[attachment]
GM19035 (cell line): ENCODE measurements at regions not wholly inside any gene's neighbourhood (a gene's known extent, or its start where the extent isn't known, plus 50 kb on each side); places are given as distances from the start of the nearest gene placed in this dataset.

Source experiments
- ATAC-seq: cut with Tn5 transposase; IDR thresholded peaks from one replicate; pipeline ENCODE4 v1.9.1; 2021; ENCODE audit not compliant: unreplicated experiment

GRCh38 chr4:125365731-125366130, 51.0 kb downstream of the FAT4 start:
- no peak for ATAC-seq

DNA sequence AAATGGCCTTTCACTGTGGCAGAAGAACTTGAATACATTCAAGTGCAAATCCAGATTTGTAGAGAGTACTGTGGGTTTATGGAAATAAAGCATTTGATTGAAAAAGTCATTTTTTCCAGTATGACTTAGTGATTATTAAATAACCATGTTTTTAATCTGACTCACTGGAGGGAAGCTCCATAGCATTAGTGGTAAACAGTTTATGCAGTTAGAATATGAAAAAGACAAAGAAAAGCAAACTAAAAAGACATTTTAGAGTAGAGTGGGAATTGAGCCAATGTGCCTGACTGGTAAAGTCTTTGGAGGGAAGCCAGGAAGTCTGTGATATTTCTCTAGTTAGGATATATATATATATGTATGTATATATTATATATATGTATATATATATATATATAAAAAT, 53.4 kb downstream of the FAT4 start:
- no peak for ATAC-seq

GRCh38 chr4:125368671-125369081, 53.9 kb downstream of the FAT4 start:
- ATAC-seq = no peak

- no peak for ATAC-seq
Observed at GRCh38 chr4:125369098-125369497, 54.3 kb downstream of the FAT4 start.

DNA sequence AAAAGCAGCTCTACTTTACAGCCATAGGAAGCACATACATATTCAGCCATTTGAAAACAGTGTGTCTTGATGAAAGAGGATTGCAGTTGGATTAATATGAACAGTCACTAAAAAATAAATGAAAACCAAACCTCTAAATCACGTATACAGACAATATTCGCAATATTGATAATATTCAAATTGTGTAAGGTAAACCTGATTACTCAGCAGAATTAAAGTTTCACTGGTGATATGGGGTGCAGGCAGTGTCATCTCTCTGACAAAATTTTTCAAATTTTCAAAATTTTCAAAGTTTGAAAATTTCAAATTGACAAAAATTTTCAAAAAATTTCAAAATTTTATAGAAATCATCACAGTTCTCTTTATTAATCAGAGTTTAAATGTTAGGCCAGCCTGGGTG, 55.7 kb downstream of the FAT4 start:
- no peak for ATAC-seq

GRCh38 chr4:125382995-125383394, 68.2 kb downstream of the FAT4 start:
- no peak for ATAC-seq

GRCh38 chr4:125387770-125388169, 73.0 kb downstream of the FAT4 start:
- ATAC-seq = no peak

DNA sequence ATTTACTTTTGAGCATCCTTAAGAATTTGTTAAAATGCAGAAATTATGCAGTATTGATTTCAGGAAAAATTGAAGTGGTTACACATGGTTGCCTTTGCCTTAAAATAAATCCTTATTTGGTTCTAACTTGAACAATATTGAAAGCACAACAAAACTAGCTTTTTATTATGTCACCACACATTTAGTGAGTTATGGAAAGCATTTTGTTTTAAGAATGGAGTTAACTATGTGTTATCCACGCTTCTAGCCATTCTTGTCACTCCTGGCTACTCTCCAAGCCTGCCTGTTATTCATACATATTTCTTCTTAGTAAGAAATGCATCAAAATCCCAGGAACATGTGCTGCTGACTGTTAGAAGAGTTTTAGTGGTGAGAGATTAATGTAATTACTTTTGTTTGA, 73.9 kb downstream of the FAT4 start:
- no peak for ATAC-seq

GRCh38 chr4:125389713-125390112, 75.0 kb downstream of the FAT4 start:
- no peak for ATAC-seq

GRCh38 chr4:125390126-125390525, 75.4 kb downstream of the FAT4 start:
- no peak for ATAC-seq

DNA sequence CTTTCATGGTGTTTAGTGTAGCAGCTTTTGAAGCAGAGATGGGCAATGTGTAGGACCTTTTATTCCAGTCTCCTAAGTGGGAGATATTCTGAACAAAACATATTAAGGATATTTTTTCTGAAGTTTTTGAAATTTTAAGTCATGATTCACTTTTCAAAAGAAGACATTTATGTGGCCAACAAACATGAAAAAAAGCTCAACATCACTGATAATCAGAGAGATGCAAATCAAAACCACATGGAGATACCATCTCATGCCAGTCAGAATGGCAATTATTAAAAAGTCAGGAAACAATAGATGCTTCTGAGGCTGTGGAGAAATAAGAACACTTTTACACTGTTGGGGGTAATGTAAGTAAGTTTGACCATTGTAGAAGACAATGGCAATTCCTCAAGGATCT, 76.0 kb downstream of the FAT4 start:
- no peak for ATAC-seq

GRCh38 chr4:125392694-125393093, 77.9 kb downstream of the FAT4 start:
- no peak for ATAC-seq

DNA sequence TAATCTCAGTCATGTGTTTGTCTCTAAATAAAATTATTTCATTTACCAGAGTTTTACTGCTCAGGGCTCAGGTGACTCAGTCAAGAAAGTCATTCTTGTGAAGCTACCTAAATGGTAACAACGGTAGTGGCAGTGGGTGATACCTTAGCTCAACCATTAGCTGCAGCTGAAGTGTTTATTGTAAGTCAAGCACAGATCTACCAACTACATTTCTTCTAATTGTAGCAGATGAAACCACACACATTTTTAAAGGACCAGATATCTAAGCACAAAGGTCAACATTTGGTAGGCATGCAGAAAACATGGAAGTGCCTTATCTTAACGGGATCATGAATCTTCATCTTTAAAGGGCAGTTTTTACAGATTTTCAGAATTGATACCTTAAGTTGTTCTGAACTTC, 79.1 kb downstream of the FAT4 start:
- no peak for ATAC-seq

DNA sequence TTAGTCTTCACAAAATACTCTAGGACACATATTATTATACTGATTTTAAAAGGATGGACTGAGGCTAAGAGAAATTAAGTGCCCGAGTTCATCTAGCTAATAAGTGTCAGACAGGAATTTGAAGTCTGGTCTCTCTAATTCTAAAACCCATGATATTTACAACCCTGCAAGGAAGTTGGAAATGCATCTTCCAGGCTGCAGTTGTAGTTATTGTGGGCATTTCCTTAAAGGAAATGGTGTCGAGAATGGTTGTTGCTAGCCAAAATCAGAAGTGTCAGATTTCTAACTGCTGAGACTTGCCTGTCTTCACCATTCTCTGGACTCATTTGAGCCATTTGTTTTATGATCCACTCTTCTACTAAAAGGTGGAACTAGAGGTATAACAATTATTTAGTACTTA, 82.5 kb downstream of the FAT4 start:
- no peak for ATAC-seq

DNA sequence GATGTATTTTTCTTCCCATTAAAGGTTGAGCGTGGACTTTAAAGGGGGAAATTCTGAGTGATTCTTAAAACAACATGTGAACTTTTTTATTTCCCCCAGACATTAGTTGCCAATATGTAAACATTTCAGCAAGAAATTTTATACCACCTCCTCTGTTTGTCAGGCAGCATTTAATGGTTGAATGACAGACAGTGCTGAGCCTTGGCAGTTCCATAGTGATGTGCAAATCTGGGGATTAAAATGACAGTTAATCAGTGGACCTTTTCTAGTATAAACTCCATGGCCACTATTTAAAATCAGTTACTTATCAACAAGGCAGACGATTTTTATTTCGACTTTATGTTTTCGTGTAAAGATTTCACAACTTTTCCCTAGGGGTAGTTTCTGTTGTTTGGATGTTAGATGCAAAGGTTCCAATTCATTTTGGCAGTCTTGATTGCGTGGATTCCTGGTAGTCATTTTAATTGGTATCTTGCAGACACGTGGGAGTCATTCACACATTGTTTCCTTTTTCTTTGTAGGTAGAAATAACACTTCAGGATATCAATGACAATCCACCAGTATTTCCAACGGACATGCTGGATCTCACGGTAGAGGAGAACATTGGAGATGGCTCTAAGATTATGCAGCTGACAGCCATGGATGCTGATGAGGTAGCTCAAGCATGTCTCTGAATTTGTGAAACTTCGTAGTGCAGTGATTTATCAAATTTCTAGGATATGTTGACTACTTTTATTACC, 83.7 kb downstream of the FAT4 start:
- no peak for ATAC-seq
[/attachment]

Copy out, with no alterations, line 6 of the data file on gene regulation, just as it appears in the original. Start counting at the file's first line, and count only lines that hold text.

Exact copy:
DNA sequence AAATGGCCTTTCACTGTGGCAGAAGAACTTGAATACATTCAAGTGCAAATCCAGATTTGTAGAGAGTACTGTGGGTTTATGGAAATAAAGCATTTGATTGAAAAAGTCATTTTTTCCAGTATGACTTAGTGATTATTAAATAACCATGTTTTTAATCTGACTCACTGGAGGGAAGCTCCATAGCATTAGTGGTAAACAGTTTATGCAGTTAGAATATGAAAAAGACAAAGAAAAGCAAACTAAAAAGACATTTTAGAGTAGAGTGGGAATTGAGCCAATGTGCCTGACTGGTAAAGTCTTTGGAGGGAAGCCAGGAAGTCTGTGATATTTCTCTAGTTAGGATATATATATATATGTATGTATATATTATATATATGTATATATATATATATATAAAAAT, 53.4 kb downstream of the FAT4 start: